If the House does pass a conservative conference bill, then it will be on to Clinton’s desk and the real potential for a veto if both sides haven’t settled their differences by then. Clinton has already said he will veto anything that looks like the Senate Republican bill’s consumer grievance procedures or contains many of the Republican’s proposals to improve access to insurance — things such as medical savings account expansion and insurance pools that are exempt from state benefit regulation.

Such a veto is something that the most partisan Republicans and Democrats would love to see — the better to have an issue with which to beat the other guy up in November.

The fact is that the two sides are remarkably close to a compromise and have been for two years. It has been this political dance that has kept them from acting.

Both sides agree on the core issues of a patient rights bill. Looking at both the leading Republican- and Democrat-favored bills, the similarities are striking.

During the course of the debate, most Republicans and Democrats went on record as agreeing to at least the following general principles:

Patients should have the ability to quickly take their grievances to a third party panel of expert physicians for resolution.

Patients should be able to discuss all the treatment options with their physician

Consumers should be free to go to an emergency room when it is reasonable to assume that their well-being is in jeopardy.

Consumers should have access to their medical records.

Any medical management or utilization review programs should be created by experts and be evidence based.

Patients should have prompt access to necessary specialty care.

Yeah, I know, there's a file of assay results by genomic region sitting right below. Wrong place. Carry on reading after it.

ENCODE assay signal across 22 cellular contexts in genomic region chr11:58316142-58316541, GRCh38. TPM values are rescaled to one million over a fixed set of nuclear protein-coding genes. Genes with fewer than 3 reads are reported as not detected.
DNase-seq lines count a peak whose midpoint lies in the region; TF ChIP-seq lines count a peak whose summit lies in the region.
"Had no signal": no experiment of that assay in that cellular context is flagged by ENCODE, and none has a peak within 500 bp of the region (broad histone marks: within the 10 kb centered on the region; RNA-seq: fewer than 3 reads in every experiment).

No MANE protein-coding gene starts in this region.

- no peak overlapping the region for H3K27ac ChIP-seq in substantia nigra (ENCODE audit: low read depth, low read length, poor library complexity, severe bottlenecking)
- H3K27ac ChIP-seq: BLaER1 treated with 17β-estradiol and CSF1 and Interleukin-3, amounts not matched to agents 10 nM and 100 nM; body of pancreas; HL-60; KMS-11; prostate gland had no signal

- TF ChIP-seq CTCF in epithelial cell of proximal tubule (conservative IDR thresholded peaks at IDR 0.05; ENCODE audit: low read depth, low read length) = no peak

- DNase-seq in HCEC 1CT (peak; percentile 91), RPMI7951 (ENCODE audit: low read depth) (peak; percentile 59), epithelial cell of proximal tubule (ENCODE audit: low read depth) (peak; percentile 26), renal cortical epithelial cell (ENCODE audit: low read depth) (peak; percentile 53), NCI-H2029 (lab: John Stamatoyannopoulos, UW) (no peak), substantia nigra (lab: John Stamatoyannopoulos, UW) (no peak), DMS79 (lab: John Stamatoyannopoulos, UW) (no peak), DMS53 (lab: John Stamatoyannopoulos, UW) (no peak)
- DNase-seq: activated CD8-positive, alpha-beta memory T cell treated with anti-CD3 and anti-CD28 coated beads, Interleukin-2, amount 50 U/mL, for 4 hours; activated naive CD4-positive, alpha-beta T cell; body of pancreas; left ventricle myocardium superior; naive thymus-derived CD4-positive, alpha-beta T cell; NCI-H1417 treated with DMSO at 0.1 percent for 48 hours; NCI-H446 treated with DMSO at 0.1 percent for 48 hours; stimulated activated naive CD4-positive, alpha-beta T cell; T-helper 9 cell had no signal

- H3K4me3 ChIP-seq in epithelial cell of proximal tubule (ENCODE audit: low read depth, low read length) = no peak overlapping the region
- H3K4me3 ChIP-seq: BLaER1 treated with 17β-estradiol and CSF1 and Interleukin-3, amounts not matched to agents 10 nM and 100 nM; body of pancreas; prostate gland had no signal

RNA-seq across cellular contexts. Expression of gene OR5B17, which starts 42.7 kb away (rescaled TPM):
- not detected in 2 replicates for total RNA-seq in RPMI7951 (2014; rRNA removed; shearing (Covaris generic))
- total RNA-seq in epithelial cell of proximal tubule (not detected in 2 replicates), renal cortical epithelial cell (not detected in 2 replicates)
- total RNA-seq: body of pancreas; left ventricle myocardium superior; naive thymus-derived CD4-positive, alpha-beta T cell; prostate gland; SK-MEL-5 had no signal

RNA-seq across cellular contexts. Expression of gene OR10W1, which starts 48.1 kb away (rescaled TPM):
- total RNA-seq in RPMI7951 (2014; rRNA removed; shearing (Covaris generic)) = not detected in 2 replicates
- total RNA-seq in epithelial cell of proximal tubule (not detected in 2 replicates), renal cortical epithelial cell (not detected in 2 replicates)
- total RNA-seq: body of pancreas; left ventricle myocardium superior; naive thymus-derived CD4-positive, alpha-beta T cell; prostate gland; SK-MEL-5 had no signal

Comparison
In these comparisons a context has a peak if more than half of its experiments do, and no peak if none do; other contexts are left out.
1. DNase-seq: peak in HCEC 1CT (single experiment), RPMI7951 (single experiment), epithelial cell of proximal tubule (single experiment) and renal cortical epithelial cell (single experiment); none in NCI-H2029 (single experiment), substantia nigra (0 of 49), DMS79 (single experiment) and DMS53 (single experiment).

Patients should be able to pick pediatricians and OB-GYNs as their primary care physicians.

If a doctor leaves a health plan, the patient should be able to continue to receive treatment from that physician for a transition period — usually 90 days.

Patients should have access to newly approved drugs without a prescription and clinical trials.

Consumers should have access to easy-to-understand and thorough information about how the plan works.

The Senate bill only applies to consumers covered under employer self-insured plans — leaving the states to act on fully insured plans. The House bill covers everyone, and a strong Republican majority in the House has favored the broader Democratic approach in the past. It is hard to believe this issue could not be resolved.

The big issue — a patient’s right to sue — has become a much smaller issue. Both leading Republican presidential candidates, John McCain and George W. Bush, have come out in favor of the patient’s right to sue after all appeals have been exhausted — as had all of the original Republican candidates. Leading House Republicans, including the Speaker Dennis Hastert (R-Ill.), have already voted for such a right to sue in an alternative bill that lost out to the Norwood-Dingell bill in the House last fall.

The only operative difference between Republicans and Democrats over the right to sue has to do with whether the suit can take place before or after the appeals process. The House-passed Norwood-Dingell approach would allow a patient to sue in state court before the appeals process is exhausted. The Republican approach would allow the patient to sue in the usually more moderate federal court only after the appeals process had been exhausted. The issue of whether the suit should be in a state or federal court isn’t even that big an issue anymore. Recently, White House spokesman Joe Lockhart, indicated that the administration might be willing to go along with the Republican preference for the suits taking place in state courts.

That isn’t to say there aren’t some important differences in the details — like what information the third party reviewers can use — but these are details that should not be hard to resolve.

These differences are hardly deal-stoppers. This is why the argument has been made that this delay and partisanship over a patient rights bill is all about 2000 election-year politics — not about who really has the best policy.